Being a baby in Denmark would be a pretty cool gig. Parks, playgrounds, other babies to play with, cute, organic Scandinavian clothes, fewer required vaccinations and you get to ride a bicycle at an early age! But being a parent in Denmark has to be an easier gig than anywhere else in the world.
Babies are everywhere in Denmark. You can't walk 5 feet in any direction in Denmark without passing a mom walking a sleeping baby in a pram. Scandinavia is repeatedly touted as the most child friendly part of the world. The baby boom so easily seen in Copenhagen is no wonder when you consider the benefits and resources given to families and children.
Working mothers who give birth in Denmark are entitled to 10 months of paid maternity leave by the government. That's 100% of your salary. For 10 months. In addition, those 10 months can be split between the mother and father, with the father allowed to take up to 2 months of paid leave from his work (also at 100% of his salary). Parents are also given 2 calendar days per year for child sick leave.
At 10 months, most mothers go back to work. It's rare to see a mom out during the day with a child above the age of 1. The children then go to government subsidized nursery, known here as vuggestue, for children ages 6 months to 2 years. The care is excellent, with 1 teacher to 3 children, organic home prepared meals and lots of outings (just like these kids above and below). The cost is about 3,700 DKK/650 USD per month. Woody will start going part time in April, at which point I'm sure I'll have more to say about Danish daycare.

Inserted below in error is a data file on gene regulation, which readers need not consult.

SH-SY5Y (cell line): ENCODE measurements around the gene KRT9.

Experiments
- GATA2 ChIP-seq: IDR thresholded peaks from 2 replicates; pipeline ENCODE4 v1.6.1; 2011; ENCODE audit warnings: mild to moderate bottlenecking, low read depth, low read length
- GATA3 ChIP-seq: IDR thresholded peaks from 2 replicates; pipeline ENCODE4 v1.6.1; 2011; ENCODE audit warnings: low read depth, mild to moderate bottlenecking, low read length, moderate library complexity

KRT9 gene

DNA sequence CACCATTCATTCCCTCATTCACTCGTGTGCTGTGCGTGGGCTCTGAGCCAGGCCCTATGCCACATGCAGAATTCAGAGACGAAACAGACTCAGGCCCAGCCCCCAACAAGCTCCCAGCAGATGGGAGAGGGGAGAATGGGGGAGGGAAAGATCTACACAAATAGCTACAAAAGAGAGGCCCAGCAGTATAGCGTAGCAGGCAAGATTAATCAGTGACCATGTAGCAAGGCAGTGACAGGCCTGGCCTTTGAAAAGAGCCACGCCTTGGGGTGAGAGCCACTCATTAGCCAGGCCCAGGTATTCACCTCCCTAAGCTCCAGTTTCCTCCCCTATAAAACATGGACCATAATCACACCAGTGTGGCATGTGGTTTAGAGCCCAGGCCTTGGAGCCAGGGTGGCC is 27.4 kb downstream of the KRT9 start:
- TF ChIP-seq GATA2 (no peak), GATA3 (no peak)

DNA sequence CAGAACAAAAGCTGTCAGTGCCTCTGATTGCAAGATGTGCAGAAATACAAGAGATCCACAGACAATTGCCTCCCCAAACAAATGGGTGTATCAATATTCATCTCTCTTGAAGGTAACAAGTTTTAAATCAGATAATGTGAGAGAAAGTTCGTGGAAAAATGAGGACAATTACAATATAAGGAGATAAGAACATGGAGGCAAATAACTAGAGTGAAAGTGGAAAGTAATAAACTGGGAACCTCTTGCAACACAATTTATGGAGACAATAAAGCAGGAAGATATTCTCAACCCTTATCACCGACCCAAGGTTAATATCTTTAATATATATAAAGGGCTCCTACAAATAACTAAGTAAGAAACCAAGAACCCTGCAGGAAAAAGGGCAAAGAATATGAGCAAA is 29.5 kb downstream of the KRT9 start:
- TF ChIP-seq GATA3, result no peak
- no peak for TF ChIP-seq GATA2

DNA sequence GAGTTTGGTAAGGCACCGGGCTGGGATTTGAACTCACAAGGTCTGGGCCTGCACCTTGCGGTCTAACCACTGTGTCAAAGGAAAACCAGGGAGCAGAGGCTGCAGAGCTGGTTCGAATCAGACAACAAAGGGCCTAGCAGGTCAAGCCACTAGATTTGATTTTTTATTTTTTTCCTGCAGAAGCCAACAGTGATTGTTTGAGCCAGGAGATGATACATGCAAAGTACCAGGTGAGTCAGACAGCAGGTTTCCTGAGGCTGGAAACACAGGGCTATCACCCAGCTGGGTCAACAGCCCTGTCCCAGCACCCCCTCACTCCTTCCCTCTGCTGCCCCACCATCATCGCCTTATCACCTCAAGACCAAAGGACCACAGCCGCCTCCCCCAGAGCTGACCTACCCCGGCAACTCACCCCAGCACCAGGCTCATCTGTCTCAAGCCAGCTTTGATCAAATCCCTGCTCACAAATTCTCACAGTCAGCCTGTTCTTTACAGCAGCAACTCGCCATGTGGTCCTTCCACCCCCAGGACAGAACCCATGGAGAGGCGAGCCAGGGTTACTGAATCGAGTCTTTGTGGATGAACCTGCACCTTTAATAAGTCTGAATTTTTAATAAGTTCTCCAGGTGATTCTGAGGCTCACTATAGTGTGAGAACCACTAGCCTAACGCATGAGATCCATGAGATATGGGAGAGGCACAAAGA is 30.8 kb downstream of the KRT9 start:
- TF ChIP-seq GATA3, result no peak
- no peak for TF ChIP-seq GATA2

Every 3 months, parents are given a child benefit of roughly 800 USD deposited directly into your account to cover child expenses. This is a perk we are fortunate to receive (however, when you consider the high tax rate, it's hard to say if it's really a perk?).
Breastfeeding is encouraged and widely done by mothers in Denmark. In 8 months here, I've never seen a mother use a Hooter Hider or any other sort of cover up, as nursing in public is common and nothing to be ashamed of. Surprisingly, there are no laws like in the US that protect the right to nurse in public. It is, however, forbidden to advertise infant formula brands in Denmark.
The most ubiquitous baby symbol in Denmark has to be the pram. I was shocked by their size and prevalence when we arrived last August. Every Danish mother has one and every Danish baby spends a vast majority of their first year of life in this pram. Designed to grow with the child from newborn to age 3, these old school style prams truly are the Danish mom's Suburban.
Look closely...can you see the designated pram parking in this department store cafeteria? These bedrooms-on-wheels have all the bells and whistles: small bassinets for removing a sleeping baby, sun shades, shocks, all-terrain wheels for snow and ice, rain covers, brakes, locks, pillows, duvets, leather covers, adjustable handles, and even matching diaper bags. New prams cost upwards of 1000 USD. Some are literally as big and cumbersome as an SUV. I secretly question whether a little baby needs so much vehicle, but I've learned that child development and parenting philosophy play a large part in their popularity.